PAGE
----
Nationwide crackdown on impaired drivers begins Friday - - No One Gets You Closer

Nationwide crackdown on impaired drivers begins Friday

CADDO -- One of the largest campaigns of the year to crackdown on impaired driving begins Friday.

Law enforcement agencies nationwide will spend the next two-and-a-half weeks aggressively targeting anyone who gets behind the wheel impaired.

It looked like the beginning of a TV show but a re-enactment Thursday at Caddo High School only simulated what really happens when a drunk driver causes a deadly crash.

"Impaired driving is not an accident. This is not an accident. This was preventable," David Houser with the Durant Police Department said.

Dozens of Caddo High School students watched as Durant firefighters cut the top off the car. It was supposedly hit by a drunk driver who also watched in handcuffs.

"I hope they walk away with the realization that it doesn't just wreck a car, that there is some tragedy involved and there's ramifications not only for them but maybe for somebody else as well," Caddo Superintendent Richard Thomas said.

While the baby in the backseat of the mock rescue made it out okay, her mother did not.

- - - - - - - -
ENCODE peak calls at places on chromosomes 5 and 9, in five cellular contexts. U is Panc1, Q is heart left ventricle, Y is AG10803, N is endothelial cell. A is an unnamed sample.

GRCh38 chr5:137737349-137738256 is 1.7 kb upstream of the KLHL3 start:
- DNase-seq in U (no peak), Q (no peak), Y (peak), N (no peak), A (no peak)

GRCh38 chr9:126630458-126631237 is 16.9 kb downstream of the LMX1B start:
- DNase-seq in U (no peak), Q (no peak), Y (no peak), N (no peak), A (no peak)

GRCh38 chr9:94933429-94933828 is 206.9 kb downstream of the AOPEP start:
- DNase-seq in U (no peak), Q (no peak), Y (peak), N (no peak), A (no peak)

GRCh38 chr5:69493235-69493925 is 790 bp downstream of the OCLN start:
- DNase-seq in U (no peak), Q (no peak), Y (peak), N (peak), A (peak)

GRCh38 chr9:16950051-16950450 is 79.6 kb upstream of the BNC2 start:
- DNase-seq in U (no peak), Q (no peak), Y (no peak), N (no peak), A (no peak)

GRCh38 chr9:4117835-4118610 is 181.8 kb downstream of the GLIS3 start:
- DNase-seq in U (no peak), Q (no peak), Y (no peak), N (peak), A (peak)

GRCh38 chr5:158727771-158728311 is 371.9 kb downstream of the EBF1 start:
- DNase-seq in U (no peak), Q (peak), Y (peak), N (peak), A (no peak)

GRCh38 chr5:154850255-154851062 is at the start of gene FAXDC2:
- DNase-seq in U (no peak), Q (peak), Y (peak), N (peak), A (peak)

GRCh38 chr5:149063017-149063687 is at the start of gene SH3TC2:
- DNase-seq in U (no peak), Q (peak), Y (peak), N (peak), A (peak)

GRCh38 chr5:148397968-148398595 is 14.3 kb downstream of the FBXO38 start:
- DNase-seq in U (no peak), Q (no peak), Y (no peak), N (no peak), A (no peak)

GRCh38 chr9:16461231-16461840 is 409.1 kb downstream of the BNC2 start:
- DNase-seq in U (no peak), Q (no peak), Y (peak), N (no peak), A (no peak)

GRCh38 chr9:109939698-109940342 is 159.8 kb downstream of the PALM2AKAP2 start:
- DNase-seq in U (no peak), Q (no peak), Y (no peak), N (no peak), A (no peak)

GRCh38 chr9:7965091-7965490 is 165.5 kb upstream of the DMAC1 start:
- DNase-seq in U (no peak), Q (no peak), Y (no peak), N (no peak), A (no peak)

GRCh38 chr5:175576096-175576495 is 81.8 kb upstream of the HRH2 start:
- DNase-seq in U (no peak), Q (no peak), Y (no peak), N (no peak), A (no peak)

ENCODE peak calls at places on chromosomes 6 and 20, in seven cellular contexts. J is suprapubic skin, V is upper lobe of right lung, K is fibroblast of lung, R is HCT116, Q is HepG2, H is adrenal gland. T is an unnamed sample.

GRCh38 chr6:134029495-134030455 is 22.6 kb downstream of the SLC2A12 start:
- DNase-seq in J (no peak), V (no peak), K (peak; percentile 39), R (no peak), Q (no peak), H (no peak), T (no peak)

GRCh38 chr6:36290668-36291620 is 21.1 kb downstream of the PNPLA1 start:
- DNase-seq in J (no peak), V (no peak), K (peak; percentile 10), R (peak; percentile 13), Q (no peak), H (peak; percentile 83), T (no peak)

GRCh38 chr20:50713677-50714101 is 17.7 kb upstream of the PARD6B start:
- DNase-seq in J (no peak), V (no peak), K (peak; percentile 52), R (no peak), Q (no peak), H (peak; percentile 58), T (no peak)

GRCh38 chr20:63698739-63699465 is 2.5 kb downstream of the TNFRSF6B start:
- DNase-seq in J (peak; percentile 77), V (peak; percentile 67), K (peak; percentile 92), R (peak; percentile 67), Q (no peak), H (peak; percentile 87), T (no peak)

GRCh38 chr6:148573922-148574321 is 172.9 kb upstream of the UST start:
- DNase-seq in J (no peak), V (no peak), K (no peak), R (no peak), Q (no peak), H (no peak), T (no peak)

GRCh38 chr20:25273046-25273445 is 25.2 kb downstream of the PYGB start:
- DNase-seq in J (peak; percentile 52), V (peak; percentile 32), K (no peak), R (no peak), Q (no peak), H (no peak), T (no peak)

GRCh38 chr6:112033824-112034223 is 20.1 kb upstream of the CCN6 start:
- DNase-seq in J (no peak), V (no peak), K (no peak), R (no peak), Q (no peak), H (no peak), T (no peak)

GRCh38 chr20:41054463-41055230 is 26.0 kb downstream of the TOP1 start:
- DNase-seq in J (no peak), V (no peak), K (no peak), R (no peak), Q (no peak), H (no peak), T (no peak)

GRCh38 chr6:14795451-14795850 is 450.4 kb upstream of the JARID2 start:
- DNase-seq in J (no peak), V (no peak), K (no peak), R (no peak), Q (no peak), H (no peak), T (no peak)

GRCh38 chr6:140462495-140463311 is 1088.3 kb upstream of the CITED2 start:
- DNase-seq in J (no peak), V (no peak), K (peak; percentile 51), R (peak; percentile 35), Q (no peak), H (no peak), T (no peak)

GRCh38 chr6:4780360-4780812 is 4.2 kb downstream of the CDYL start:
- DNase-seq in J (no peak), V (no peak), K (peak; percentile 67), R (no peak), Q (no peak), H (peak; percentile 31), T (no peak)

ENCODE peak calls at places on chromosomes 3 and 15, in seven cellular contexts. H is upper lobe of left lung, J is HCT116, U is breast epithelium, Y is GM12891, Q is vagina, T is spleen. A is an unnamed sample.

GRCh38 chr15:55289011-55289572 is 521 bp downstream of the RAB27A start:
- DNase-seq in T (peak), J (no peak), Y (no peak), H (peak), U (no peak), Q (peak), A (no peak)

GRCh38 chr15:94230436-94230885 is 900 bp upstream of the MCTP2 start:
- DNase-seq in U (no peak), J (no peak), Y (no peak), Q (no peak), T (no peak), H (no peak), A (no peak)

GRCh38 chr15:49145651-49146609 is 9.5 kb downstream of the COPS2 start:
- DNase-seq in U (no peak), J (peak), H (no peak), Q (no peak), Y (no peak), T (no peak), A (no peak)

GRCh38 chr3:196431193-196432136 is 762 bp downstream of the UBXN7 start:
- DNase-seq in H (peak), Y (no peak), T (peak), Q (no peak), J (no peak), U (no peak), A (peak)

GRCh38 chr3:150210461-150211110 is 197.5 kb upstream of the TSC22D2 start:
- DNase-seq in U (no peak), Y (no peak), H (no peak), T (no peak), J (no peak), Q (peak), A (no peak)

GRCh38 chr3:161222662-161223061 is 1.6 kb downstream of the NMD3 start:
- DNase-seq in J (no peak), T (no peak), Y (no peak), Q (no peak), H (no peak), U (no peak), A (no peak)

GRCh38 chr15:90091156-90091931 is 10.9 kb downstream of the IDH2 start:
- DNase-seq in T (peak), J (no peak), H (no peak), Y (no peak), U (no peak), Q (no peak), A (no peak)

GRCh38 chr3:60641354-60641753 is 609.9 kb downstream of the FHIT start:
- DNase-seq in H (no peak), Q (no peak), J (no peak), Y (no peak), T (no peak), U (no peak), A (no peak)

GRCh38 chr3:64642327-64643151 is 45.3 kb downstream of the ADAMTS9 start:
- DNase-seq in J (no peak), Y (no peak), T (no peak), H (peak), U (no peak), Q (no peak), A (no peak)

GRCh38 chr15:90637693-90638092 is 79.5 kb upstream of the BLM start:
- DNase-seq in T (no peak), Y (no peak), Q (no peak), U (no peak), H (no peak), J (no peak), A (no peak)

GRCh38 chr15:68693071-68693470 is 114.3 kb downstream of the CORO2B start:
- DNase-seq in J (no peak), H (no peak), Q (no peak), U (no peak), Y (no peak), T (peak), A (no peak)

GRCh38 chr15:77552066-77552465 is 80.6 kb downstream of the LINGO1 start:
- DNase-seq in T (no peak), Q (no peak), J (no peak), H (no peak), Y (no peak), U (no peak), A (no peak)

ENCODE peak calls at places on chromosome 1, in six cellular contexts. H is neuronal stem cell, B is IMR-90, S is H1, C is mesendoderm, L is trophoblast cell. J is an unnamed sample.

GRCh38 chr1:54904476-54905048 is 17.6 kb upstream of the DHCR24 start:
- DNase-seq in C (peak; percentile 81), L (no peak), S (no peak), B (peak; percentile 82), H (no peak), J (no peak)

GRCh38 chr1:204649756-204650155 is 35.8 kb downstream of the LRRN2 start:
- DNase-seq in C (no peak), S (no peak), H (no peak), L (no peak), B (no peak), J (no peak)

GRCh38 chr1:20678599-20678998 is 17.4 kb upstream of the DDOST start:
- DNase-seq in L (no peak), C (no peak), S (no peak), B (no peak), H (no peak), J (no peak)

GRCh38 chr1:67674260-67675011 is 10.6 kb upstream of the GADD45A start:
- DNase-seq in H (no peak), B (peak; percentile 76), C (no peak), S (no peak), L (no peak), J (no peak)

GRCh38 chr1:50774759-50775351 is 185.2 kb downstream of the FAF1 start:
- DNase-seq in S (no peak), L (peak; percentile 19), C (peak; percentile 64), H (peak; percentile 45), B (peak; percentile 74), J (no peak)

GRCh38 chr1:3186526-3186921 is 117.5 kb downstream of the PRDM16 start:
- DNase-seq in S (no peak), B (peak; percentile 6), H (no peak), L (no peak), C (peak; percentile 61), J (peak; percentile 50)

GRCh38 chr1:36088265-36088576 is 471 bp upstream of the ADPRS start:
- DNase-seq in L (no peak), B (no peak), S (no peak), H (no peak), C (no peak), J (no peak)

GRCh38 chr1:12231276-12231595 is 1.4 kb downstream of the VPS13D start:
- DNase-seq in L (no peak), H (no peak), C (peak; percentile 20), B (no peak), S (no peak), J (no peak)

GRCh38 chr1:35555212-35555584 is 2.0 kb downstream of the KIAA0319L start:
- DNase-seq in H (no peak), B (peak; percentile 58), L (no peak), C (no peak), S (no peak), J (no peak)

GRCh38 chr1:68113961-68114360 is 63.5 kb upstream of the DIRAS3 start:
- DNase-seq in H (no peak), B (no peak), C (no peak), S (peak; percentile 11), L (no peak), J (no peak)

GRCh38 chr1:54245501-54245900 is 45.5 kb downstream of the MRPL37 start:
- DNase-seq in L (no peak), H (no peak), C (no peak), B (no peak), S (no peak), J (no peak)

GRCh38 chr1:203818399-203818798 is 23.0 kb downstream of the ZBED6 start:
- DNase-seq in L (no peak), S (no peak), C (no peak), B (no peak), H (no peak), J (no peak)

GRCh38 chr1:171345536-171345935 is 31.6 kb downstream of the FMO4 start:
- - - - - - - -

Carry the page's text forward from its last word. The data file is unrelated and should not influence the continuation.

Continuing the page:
"I got chills," 12th grader Therese Miller said. "That actually happens to people all the time and it just made me rethink stuff that happens everyday."

The performance marks the beginning of the nationwide drunk driving crackdown, "Drive Sober or Get Pulled Over."

Almost every state and local law enforcement agency in Texoma is participating.

"Impaired driving and drunk driving is one of the biggest issues across the nation right now and we think it's really important to educate people on what can happen if you drive drunk or impaired," Renee Vance with the Madill Police Department said.

The "Drive Sober or Get Pulled Over" campaign runs from Friday through the Labor Day weekend, three days that historically result in more fatalities on the road.

During the 2013 Labor Day weekend, the Oklahoma Highway Patrol says 12 people died in vehicle crashes statewide, three of which involved alcohol.

Although the scene at the school was all staged, the hope is that it drives home the message: Drunk driving can have enormous consequences in real life.

In all 50 states, it is illegal to drive with a blood alcohol concentration of .08 or above.